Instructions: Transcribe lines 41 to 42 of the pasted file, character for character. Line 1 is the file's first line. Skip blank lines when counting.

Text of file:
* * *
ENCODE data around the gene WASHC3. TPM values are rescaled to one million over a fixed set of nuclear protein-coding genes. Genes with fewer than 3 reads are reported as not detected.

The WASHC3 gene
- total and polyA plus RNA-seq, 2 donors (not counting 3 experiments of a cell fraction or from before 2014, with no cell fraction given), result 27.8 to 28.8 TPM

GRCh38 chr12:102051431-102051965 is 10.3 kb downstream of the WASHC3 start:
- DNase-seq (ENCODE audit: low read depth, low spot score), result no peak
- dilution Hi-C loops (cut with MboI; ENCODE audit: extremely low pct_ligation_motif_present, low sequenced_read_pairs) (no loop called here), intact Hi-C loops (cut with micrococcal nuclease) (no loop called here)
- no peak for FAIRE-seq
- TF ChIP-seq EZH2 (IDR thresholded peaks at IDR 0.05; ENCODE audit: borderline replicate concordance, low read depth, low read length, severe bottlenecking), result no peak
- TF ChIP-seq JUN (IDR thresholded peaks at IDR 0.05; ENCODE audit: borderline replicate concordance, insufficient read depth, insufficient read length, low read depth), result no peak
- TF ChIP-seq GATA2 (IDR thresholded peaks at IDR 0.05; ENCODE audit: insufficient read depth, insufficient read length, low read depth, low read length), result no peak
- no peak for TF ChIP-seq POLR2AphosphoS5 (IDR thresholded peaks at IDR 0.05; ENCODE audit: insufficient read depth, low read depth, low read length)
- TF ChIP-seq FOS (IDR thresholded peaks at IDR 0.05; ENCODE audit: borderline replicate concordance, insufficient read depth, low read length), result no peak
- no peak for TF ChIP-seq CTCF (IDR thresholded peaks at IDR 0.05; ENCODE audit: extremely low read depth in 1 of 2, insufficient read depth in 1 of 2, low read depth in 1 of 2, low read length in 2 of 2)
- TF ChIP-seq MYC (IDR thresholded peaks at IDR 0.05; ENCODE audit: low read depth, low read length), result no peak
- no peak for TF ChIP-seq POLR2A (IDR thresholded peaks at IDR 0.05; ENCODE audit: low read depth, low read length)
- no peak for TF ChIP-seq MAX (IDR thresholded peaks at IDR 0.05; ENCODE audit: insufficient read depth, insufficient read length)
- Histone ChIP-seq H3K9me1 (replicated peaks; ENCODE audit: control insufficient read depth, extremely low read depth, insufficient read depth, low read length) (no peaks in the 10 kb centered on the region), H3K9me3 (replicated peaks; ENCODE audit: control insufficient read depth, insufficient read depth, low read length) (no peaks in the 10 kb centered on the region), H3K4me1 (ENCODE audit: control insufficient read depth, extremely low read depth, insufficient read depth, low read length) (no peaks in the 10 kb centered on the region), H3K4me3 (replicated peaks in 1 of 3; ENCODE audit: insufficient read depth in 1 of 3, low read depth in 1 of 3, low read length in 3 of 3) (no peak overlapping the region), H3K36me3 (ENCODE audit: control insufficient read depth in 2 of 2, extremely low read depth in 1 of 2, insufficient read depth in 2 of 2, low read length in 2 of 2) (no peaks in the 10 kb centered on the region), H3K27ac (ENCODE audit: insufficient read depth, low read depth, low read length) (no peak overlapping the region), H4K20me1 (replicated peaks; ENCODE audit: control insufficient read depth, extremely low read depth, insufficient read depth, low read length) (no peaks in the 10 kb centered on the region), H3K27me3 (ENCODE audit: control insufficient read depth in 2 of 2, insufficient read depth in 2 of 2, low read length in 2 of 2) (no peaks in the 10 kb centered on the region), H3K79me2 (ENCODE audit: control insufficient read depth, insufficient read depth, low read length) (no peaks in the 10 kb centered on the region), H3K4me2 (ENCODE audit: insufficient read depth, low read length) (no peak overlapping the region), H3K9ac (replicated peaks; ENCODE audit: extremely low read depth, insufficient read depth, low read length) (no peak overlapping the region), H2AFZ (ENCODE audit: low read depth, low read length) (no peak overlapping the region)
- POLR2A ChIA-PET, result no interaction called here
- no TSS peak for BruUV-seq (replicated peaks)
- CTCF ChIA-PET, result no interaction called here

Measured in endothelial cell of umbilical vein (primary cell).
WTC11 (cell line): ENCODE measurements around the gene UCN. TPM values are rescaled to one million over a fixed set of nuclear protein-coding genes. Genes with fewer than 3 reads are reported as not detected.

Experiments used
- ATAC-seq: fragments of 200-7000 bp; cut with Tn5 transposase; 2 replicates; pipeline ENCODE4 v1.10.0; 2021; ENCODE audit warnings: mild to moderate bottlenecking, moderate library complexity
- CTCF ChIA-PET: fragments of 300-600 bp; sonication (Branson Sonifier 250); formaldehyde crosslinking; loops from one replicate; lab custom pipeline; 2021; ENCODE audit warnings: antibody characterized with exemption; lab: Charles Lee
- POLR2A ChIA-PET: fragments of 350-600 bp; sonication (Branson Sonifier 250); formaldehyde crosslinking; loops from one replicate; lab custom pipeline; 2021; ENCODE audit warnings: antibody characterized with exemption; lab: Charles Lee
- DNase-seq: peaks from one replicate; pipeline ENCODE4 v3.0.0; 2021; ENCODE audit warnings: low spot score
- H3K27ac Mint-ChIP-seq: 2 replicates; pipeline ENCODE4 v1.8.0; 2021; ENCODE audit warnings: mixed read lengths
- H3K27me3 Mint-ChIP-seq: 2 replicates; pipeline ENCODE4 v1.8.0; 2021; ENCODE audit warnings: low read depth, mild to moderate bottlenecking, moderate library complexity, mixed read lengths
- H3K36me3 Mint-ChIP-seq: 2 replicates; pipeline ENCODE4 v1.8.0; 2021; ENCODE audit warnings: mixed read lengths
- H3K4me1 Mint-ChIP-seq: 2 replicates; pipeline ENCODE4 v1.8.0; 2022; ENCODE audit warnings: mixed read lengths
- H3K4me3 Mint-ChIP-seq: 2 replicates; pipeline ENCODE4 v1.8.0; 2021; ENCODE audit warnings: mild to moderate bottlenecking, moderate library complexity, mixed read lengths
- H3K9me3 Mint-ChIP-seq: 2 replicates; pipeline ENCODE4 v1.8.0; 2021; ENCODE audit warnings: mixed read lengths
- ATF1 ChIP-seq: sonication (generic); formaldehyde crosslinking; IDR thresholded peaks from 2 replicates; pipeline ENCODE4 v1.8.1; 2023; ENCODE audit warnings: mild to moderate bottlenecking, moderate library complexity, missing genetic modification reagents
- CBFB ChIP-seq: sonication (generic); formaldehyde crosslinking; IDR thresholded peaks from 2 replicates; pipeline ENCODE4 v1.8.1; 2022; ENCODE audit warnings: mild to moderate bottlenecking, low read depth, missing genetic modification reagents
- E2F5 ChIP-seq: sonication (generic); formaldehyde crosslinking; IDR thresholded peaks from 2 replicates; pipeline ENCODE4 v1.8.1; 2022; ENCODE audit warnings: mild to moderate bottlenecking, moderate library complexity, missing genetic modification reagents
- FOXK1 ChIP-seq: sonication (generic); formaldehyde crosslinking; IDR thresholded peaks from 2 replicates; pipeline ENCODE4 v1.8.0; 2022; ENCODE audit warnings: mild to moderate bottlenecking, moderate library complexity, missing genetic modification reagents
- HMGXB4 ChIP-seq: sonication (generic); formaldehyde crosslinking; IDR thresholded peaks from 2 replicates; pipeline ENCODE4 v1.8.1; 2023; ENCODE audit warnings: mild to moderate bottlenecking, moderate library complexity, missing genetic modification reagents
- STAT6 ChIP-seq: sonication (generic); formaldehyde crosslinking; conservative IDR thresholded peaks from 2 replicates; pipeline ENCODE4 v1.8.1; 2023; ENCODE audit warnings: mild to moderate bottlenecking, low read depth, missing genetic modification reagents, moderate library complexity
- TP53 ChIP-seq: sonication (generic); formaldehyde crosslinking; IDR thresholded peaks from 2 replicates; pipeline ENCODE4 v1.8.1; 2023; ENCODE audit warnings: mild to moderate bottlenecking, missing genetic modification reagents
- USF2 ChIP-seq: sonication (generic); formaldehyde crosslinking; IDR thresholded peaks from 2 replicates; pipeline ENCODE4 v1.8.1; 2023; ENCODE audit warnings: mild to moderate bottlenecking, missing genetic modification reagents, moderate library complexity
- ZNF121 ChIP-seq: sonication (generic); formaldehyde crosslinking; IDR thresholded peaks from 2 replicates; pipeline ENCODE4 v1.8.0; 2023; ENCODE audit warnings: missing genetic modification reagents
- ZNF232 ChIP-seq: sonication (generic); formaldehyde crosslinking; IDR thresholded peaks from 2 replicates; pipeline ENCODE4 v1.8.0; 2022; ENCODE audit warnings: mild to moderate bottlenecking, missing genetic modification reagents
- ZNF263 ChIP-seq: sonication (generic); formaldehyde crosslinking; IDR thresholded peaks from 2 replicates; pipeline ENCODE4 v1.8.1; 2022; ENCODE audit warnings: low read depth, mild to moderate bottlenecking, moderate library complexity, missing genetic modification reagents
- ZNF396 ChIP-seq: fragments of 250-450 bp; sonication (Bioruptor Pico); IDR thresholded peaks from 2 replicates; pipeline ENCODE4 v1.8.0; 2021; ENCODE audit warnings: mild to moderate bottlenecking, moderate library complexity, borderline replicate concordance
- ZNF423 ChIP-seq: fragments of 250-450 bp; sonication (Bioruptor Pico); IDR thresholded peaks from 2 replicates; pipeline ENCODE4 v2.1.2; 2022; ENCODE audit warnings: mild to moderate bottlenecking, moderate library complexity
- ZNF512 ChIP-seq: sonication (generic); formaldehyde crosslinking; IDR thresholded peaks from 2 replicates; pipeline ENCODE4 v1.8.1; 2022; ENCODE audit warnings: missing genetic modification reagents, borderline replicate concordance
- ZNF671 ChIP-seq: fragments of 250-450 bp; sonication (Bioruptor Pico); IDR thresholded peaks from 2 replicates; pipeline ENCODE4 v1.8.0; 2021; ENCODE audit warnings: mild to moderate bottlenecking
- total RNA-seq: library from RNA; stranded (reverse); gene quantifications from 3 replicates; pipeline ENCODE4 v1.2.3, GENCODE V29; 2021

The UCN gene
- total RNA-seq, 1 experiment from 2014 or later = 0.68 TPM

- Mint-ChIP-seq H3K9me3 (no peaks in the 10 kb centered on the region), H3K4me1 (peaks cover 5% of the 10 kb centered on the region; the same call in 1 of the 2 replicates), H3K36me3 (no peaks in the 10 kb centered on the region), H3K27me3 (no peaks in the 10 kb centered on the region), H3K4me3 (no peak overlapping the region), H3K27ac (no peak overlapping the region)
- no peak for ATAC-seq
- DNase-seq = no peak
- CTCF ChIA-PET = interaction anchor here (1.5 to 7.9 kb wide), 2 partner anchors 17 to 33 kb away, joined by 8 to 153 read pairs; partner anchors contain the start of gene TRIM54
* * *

- USF2 ChIP-seq: sonication (generic); formaldehyde crosslinking; IDR thresholded peaks from 2 replicates; pipeline ENCODE4 v1.8.1; 2023; ENCODE audit warnings: mild to moderate bottlenecking, missing genetic modification reagents, moderate library complexity
- ZNF121 ChIP-seq: sonication (generic); formaldehyde crosslinking; IDR thresholded peaks from 2 replicates; pipeline ENCODE4 v1.8.0; 2023; ENCODE audit warnings: missing genetic modification reagents